This concert is a unique opportunity to dive into the musical life of the 17th century and the close circle of musicians around King Louis XIII. The audience will be able to discover what he liked to hear in the privacy of his Chamber; confidential music by Boësset, Moulinié, Couperin for polyphonic voices, delicate lute and languorous gambas.

Where did the idea and inspiration come from?

The music featured in this programme has hardly been explored or played since its creation and it is absolutely full of musical treasures. When we talk about Louis XIII, we usually think of the Louvre and the court, but a lot of the music of this era is very mysterious to us, and that is what I wanted to explore here.

What sort of person is going to love this show?

This concert will be ravished by curious people who would like to hear music they have never been able to experience before, like some kind of ancient poetry magnified by a small-scale ensemble of musicians.

What will surprise people about this show?

I think that people will come to the show without knowing any of the pieces announced in the programme but this music is so powerful and intense that they will definitely leave the concert humming the airs that they have just discovered!

If you're as intrigued as we are to hear this once-in-a-lifetime performance, discover more about Ensemble Correspondances.

Producer Picks | Dance, Theatre and Spoken Word

Learn more about the contemporary performance events taking place this year, from our Theatre & Dance Producer, Philippa Barr.

Find out more about our Dance and Theatre programme 

Five Minutes with: Spymonkey

As Brighton’s Spymonkey celebrates its 20th anniversary, don’t miss the opportunity to catch the show which made them an international comedy sensation. 

Cooped, a deliciously demented take on the pulp gothic romance – think Hitchcock’s Rebecca meets The Pink Panther – is replete with brilliant characters, rip-roaring farce and virtuoso physical comedy. Beautiful, fawn-like Laura du Lay arrives in the heart of darkest Northumberlandshirehampton to work for the reclusive Forbes Murdston, but there are unsettling rumours that surround her new boss and his ominous manservant Klaus. A spooky mansion, a plucky young heroine and a handsome English aristocrat. Add a German butler and a Spanish soap star and you're...COOPED with Spymonkey! Directed by Cal McCrystal, the comedy genius behind One Man Two Guvnors. We have a quick chat with Artistic Directors: Aitor Basauri, Petra Massey & Toby Park...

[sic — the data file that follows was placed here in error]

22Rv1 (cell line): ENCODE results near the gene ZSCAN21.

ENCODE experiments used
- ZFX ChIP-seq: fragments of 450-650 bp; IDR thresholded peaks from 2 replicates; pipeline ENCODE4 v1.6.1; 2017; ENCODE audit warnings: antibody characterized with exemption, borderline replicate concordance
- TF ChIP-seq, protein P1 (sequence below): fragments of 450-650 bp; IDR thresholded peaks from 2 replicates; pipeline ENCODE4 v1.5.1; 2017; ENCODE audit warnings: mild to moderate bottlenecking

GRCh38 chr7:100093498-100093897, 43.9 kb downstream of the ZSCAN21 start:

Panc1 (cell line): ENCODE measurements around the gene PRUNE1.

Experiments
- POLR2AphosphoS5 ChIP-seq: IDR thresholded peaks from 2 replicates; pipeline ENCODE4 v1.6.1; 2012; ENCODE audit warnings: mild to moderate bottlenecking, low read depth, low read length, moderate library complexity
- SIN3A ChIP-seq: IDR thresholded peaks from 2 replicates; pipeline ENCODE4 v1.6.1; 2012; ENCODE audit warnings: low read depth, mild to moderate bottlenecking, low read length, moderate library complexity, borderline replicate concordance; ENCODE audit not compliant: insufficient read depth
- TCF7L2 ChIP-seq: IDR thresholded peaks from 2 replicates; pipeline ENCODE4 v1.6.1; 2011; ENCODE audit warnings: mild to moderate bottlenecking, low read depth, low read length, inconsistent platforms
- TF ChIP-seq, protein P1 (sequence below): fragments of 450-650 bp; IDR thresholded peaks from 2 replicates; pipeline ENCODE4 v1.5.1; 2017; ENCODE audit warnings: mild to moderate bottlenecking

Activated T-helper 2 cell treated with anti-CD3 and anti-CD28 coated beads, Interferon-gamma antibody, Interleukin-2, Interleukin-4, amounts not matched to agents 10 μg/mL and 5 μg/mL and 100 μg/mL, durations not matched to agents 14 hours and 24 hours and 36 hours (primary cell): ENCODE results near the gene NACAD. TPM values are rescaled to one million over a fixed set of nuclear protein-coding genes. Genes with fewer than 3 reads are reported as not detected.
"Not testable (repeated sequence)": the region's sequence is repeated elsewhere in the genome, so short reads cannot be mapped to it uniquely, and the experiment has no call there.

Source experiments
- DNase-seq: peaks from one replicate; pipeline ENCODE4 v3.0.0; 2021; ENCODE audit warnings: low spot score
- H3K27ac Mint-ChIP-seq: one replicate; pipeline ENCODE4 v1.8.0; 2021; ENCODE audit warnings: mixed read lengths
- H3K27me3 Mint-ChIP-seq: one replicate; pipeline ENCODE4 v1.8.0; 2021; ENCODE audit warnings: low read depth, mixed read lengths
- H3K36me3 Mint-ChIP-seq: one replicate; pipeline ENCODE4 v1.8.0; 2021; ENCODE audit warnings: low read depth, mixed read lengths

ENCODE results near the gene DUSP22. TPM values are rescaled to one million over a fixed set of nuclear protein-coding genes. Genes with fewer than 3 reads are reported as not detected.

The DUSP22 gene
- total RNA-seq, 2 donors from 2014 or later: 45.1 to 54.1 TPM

Why should someone come and see your show?

In the best tradition of British Comedy, from Monty Python to Vic & Bob, Cooped overflows with Spymonkey’s signature clown-esque style: brilliant characters, visual humour, slapstick comedy, naughtiness and nudity. It also features some of the funniest song-and-dance routines you will ever see. The show was written with and directed by Cal McCrystal, the comedy genius behind National Theatre’s One Man Two Guvnors and some of the best-loved sequences of the Paddington films.

Where did the idea and inspiration come from?

Inspirations include Pink Panther, Alfred Hitchcock, Daphne du Maurier’s Rebecca, pulp gothic romance in film and fiction, and director Cal McCrystal’s childhood obsession with the American TV Gothic Soap Opera - Dark Shadows

How will Cooped make someone feel?

Aitor: All shows of Spymonkey are really funny so at the end of any show people leave felling quite good. I like to think that there is a little bit of something for everybody.

Petra: It depends on the person. If they like this kind of thing then they may snort, wet themselves and at times be moved. If they don't then they will sit with a lemon face and say idiots under their breath a lot. And that would be right.

Toby: We hope it will be the funniest thing they have ever seen. At the end of Cooped they will be wrung out like a limp dish cloth with tears of joy streaming down their faces and sides that ache from laughing so much. Only later, in the death despair of night, when they wake from a fitful slumber, drenched in sweat and with their pulses racing, panic rising like nausea in their chests, will they realise how profoundly disturbed they are. And will remain. Life will never be the same again, once you’ve seen it, you cannot un-know the darkness that lives in every one of us: You will never again see Cooped by Spymonkey for the first time.

What sort of person is going to love this show?

Fans of comedy, physical theatre, the circus, lovers of grown-up silliness, sophisticated fun-seekers, and anyone looking for an entertaining laugh out loud.

What will surprise people about this show?

Cooped notably contains the most hilariously ill-positioned fig-leaves since Adam and Eve danced a pas-de-deux!

From Your Place to Our Place